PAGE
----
How to Use your Tax Return

by Ashley Wirgau

“An investment in knowledge always pays the best interest,” advised Ben Franklin, and given our inclination to act first and think later each time a refund check lands in our hands, we would be wise to heed his words this year. Consider the following options when contemplating how to use your 2018 tax refund. By taking some time to examine the big picture and research the best choice, you might just be able to turn those Jacksons into Franklins (because it’s all about the Benjamins).

1. Pay Down Debt

There’s nothing worse than paying more for something than it is actually worth, and though we would like to pretend otherwise, that is exactly what happens every time we take out a loan. Before blowing that refund check on a fancy iPhone 87 or some creepy speaker that listens in on your breakfast conversation and tells your neighbors what you buy at the grocery store, take a glance at those outstanding loans. Identify the ones with the highest interest rate and/or the greatest amount owed and run the numbers through a loan calculator. Once you’ve determined the biggest drain on your funds, designate as much of the refund as you can to pay down the principal. This simple step can save you big in the long run.

For homeowners struggling to rein in outstanding debt, their lowest interest rate is often attached to their mortgage since credit card debt, student loans, auto and personal financing typically carry heftier percentages. Through a cash-out refinance, folks who have built up enough equity in their home can refinance other outstanding debt into their mortgage at much lower interest rates than they are currently paying. The average interest on a credit card ranges anywhere from 15 – 20% while mortgage rates currently sit somewhere in the 4’s for those with good credit. Not enough equity to utilize this option? Get there faster by paying down that principal with your refund check.

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2. Make an Impact

Not in desperate need of those additional funds this year? Put them to better use by giving back – because as much as we’d like to think it does, the world actually revolves around the sun, not our selves. There is always someone who can use a hand, and usually that someone is a lot closer than you think.

Instead of standing by the mailbox waiting for your check to show up, head back inside and open your computer or make a few phone calls. Research local charities to see which groups in your area are doing great things and where your heart feels compelled to help. There are lots of resources available to show you which non-profits dedicate the highest percentage of donations to the mission at hand, so make sure to dig in before settling on an organization. You might not be expanding that savings account, but you’ll feel like a million bucks after spreading the love (and the wealth). Plus, although it seems less than altruistic, charitable donations work to increase your refund come next tax season.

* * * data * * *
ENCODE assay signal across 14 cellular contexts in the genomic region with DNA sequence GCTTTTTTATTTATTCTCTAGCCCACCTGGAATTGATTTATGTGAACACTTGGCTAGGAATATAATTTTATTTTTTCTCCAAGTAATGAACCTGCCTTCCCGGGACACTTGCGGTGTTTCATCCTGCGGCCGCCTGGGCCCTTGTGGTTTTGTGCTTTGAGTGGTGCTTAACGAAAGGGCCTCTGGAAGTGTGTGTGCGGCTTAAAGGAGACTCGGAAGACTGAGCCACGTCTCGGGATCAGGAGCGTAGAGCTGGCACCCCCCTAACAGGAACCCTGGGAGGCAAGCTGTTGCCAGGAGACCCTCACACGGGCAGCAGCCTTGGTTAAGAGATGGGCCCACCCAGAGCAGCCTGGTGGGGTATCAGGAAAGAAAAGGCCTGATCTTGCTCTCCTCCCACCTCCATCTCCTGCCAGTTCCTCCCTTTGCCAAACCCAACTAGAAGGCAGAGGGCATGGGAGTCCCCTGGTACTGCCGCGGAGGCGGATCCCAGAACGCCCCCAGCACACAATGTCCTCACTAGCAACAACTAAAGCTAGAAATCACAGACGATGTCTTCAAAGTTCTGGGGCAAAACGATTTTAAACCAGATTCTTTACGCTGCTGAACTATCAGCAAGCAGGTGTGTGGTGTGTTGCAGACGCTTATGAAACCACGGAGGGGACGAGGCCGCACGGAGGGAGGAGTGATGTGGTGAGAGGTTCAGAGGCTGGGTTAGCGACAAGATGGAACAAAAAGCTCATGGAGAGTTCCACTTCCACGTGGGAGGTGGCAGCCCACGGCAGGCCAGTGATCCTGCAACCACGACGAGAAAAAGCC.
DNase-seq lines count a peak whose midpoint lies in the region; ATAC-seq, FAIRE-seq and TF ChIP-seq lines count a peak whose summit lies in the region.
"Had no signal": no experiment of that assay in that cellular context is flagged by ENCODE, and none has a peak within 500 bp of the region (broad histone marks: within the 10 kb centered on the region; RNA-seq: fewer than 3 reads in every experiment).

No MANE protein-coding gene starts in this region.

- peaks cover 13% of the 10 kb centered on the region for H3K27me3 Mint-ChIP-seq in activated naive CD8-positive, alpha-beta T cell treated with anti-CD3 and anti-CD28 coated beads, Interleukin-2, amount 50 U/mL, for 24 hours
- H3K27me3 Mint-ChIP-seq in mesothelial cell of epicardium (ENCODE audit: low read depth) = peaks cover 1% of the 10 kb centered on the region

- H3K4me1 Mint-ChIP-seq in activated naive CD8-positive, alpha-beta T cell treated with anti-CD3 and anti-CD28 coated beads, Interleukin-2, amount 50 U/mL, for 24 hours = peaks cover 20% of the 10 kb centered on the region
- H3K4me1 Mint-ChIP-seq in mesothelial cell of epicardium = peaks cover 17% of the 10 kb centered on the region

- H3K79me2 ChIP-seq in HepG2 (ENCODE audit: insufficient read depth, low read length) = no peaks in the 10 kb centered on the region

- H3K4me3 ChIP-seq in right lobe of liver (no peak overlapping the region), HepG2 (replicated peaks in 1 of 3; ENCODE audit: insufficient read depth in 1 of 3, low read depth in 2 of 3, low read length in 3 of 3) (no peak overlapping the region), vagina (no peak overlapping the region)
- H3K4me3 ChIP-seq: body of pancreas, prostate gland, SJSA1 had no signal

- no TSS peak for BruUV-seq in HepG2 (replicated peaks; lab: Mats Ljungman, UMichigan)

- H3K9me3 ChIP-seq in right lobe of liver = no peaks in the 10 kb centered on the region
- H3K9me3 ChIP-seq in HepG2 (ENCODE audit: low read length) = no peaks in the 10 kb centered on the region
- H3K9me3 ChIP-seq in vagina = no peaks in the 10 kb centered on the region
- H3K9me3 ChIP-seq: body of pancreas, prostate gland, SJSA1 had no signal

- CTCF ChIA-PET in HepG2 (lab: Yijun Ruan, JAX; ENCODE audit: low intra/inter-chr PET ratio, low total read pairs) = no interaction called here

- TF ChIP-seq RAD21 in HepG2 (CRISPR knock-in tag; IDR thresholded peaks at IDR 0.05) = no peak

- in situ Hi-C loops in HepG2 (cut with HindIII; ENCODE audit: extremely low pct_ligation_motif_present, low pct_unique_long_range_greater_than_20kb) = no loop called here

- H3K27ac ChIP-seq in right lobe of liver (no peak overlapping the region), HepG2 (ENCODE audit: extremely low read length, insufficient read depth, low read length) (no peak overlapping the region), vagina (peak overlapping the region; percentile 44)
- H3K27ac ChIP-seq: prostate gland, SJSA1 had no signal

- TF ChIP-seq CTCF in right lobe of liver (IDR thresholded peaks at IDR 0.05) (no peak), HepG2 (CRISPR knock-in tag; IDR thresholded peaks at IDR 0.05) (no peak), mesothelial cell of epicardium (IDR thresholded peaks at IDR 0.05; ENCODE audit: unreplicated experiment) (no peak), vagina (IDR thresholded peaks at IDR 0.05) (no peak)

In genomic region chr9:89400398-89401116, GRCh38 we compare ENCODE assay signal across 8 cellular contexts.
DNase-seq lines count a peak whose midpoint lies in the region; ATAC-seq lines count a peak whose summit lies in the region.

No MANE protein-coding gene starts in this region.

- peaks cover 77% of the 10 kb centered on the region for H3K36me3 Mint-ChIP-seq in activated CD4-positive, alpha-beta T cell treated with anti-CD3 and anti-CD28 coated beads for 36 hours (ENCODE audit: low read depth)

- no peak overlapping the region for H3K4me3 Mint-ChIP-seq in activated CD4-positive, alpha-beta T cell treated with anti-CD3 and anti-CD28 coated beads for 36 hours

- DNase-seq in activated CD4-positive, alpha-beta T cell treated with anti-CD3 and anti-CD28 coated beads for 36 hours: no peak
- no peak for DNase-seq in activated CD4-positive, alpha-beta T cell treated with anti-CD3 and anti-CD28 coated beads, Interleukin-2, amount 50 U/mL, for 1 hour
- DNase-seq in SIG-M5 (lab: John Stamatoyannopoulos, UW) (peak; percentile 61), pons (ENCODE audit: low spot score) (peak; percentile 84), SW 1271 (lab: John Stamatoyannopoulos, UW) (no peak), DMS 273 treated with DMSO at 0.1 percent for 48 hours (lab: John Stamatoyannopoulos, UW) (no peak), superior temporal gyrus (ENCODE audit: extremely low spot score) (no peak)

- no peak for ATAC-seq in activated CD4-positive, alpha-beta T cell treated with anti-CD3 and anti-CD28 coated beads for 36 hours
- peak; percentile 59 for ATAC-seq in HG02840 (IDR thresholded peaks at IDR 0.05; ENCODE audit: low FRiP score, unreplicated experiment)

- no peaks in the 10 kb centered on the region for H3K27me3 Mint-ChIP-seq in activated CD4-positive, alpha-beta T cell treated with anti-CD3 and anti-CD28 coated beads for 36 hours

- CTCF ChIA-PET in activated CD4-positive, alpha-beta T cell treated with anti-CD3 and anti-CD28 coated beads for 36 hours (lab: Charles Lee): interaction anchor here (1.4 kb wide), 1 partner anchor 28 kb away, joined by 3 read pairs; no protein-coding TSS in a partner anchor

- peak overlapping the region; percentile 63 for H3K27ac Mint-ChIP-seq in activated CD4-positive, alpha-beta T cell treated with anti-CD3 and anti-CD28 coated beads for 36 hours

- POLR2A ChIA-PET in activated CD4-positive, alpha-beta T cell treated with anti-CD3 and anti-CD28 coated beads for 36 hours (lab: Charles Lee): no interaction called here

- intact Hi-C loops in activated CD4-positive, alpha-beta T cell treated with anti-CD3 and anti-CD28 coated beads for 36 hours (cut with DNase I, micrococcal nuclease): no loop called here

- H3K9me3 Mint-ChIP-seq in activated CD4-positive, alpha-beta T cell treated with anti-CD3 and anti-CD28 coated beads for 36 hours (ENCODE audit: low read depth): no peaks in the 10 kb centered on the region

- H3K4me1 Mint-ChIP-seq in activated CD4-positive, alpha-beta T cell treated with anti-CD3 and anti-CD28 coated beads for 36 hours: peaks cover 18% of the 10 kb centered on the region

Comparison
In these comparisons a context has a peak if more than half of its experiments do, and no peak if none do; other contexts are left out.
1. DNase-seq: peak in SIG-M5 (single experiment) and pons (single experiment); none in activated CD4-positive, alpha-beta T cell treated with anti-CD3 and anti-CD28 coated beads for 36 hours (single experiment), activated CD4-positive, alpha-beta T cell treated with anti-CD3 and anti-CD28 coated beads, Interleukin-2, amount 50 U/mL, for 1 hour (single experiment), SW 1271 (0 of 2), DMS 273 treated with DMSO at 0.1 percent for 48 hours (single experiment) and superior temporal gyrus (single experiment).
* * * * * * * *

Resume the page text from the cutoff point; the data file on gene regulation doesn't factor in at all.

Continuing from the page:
3. Squirrel it Away

We are living in times of greed and instant gratification, so the last thing we are inclined to do is wait for anything – for what we want, for what we think we need, for our $5 to mature…slowly…over time…into $50. But with this “gotta have it now” mentality, maybe the best thing we can do for ourselves (and really the world at large) is to practice a little discipline.

“I’ll never earn enough in a savings account to make it worth the wait!” you might say. Well, it all depends on how much and how long you are willing to practice that discipline. The more you put in, the more it earns. The longer you wait, the more it earns. And finally, the more you research ahead of time, the more it earns. Some banks specialize in savings accounts and offer appealing interest rates that multiply your money much faster than others, so shop around before making that first deposit. You might also explore other low-risk investment options if the savings account route feels elementary and you require slightly more bang for your buck.

Unfortunately, if you were looking for the “go-ahead” to splurge on an all-inclusive vacation with your pending refund, that one didn’t quite make the cut (it was a close fourth however – everybody needs some sunshine this time of year). But before dialing up the travel agent and booking the resort, take a moment to weigh the three options outlined above. These might not be the “fun-est” ways to use your hard-earned money, but they just might be the smartest because “a penny saved is a penny earned.” That Ben Franklin really knew his stuff.



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